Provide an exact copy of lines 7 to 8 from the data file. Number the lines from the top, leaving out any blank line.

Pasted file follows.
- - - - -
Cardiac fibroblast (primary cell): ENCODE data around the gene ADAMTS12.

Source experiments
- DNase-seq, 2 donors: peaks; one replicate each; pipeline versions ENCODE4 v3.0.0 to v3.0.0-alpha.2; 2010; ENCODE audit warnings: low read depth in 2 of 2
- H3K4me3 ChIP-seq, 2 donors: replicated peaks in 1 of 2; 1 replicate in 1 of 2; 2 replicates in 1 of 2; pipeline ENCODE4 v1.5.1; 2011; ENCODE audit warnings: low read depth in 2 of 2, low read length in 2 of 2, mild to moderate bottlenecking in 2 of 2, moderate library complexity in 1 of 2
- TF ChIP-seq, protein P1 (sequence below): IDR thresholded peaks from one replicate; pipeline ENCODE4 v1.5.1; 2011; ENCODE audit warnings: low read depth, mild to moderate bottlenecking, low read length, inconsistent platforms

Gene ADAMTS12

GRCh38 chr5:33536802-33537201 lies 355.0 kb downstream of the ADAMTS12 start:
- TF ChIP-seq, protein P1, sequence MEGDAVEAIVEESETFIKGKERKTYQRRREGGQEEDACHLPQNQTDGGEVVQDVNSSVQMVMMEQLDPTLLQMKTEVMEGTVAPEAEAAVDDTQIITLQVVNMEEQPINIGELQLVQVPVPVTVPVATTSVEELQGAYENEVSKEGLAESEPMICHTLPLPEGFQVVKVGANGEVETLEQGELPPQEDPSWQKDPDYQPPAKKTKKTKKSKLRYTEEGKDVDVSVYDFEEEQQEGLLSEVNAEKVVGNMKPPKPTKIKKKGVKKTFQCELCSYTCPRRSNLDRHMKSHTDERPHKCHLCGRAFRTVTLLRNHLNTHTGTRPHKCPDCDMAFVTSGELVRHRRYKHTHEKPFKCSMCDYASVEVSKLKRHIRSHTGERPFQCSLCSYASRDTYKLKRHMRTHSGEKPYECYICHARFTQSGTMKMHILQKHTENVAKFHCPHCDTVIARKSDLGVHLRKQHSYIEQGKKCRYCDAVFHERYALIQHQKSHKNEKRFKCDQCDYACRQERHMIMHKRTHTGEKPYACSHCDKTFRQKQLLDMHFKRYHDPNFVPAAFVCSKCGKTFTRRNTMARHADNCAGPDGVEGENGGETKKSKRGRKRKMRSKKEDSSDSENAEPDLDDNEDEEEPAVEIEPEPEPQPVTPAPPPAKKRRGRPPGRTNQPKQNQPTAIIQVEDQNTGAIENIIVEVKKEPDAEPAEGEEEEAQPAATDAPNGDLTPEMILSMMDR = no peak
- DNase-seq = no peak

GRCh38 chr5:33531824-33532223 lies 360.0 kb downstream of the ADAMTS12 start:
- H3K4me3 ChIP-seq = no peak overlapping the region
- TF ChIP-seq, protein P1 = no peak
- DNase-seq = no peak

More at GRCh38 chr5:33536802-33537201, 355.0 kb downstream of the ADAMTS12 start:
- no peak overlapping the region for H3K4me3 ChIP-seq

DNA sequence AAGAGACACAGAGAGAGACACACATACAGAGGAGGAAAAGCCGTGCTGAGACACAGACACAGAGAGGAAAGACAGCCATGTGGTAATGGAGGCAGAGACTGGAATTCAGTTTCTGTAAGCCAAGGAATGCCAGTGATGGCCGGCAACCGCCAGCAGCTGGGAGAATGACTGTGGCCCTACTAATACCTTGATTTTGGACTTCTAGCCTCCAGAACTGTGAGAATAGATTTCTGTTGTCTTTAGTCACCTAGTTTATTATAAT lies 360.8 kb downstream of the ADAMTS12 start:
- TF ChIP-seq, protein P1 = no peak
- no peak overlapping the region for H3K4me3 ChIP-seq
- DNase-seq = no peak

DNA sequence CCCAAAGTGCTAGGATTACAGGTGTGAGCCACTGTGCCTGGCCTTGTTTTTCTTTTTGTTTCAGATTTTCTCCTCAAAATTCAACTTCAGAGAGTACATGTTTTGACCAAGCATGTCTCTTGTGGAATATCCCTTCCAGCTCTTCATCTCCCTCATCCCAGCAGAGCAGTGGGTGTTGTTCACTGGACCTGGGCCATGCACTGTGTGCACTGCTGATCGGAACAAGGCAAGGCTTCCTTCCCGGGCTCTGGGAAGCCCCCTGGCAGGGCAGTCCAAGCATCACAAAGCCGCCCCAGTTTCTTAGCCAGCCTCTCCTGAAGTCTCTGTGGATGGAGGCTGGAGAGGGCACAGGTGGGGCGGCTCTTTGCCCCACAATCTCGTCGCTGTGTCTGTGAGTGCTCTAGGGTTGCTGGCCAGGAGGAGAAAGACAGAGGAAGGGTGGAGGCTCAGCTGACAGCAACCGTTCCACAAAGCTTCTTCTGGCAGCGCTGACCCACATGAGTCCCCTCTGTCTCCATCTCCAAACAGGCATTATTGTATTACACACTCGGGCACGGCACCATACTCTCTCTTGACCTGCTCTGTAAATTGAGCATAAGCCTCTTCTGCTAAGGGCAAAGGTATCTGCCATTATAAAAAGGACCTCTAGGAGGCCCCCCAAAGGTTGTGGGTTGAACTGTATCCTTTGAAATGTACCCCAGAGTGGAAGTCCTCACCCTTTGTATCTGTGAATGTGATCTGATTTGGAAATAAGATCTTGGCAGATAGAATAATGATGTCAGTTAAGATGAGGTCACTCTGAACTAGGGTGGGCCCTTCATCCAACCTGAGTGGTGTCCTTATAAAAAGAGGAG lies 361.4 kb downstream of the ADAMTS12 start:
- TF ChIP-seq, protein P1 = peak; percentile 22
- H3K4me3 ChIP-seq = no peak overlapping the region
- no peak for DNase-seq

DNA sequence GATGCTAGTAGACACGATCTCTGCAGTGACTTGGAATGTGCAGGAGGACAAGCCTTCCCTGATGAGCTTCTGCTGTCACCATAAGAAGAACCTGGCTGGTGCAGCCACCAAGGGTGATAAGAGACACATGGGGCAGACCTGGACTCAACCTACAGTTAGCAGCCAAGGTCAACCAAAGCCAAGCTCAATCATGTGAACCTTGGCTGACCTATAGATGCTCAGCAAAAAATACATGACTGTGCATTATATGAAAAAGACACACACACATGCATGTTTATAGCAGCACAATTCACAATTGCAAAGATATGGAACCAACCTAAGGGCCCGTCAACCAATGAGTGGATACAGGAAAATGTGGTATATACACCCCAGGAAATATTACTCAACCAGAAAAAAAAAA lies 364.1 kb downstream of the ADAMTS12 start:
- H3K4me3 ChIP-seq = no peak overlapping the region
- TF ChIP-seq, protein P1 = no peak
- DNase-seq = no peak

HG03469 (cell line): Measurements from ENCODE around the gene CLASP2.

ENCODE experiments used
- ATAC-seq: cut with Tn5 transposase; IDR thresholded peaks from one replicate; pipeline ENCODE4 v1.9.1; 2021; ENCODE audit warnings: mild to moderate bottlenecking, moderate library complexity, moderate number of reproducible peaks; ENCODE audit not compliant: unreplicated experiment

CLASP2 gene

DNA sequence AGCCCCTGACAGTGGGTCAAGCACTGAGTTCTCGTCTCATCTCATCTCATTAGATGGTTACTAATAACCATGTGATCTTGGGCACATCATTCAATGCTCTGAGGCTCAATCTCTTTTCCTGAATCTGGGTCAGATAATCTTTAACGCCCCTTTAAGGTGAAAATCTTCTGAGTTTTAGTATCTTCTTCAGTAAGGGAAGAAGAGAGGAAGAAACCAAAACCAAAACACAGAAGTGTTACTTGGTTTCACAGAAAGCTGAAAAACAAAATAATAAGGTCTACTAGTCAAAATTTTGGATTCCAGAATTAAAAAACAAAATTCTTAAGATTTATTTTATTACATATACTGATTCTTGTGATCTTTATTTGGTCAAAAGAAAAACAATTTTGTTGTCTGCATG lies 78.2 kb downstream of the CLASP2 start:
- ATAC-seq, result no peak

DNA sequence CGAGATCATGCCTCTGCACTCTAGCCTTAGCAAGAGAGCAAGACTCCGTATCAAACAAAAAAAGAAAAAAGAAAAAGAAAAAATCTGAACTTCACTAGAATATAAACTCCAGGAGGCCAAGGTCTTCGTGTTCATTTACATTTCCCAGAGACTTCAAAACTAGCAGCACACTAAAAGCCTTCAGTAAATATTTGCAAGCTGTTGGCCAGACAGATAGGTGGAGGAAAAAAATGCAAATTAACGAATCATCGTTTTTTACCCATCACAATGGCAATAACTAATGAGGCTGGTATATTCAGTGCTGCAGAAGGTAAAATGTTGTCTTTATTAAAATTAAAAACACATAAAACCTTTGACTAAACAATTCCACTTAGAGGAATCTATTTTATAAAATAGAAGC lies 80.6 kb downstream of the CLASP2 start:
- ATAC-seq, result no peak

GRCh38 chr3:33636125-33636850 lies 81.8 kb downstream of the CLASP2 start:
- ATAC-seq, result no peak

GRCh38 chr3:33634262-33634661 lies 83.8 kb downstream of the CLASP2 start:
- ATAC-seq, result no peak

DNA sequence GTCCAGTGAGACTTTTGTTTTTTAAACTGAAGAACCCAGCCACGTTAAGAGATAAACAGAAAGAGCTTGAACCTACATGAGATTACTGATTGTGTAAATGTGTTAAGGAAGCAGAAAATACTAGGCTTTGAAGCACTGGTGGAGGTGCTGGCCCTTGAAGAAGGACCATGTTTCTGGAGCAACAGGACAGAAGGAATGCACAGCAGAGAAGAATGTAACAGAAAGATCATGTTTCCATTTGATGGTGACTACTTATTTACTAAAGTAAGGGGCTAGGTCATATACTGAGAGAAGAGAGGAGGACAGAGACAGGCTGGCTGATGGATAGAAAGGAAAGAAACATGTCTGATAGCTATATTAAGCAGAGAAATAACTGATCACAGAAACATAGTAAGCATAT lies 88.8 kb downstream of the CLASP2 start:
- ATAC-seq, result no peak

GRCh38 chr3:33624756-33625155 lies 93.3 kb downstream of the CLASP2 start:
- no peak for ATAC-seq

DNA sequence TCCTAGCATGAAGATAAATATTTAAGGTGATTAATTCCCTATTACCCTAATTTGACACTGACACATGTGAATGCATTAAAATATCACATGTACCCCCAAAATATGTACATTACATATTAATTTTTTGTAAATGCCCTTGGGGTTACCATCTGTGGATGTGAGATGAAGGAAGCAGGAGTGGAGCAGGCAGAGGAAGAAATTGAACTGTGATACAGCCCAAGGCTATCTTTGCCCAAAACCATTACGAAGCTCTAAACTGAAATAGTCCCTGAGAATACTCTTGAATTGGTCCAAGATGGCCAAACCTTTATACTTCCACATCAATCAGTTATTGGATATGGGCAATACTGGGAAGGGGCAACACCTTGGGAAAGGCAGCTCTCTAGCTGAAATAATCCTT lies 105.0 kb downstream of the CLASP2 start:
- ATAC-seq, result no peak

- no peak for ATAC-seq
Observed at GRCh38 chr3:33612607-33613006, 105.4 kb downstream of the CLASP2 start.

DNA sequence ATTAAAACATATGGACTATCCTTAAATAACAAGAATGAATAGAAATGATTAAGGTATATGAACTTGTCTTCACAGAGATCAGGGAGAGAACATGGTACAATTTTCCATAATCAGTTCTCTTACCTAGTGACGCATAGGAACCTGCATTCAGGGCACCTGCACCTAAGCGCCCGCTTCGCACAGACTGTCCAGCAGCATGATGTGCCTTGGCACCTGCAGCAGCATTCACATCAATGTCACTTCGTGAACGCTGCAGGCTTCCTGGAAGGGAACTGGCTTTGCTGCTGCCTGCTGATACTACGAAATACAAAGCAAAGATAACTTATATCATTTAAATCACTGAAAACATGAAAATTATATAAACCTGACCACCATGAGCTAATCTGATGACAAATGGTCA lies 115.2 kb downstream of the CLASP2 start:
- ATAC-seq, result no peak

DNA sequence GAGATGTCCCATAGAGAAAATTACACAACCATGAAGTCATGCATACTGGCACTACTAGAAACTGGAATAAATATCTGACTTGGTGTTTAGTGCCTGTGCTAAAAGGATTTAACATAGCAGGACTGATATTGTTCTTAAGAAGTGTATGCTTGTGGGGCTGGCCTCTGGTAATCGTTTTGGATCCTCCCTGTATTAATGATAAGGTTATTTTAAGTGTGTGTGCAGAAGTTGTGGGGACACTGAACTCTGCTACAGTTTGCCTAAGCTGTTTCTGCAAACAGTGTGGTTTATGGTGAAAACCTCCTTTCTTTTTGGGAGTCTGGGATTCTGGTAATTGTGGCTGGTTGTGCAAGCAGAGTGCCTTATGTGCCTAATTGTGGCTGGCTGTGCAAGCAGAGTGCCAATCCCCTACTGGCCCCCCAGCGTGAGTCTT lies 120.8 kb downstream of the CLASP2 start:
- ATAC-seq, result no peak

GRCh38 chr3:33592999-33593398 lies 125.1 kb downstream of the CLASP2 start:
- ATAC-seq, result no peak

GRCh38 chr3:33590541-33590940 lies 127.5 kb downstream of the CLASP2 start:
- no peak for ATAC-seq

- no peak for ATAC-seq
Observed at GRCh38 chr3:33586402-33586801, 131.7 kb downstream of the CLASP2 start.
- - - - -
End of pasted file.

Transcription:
GRCh38 chr5:33536802-33537201 lies 355.0 kb downstream of the ADAMTS12 start:
- TF ChIP-seq, protein P1, sequence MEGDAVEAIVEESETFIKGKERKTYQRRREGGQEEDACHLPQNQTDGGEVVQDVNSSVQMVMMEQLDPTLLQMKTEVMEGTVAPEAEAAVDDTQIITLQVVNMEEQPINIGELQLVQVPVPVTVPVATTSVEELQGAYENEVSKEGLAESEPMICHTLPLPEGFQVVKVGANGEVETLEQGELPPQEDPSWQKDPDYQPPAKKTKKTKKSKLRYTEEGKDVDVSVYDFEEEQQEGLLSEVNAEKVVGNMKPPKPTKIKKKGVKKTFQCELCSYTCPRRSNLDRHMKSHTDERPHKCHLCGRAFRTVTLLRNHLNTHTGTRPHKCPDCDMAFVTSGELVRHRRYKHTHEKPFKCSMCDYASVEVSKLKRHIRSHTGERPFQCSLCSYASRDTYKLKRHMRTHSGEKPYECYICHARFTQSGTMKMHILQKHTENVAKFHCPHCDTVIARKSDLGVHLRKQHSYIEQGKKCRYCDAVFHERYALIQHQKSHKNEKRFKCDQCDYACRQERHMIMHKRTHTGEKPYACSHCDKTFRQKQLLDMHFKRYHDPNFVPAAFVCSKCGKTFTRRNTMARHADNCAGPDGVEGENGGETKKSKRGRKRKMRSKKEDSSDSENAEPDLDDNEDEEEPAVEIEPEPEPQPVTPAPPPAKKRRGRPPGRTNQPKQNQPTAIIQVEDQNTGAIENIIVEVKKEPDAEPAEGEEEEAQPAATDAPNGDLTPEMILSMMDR = no peak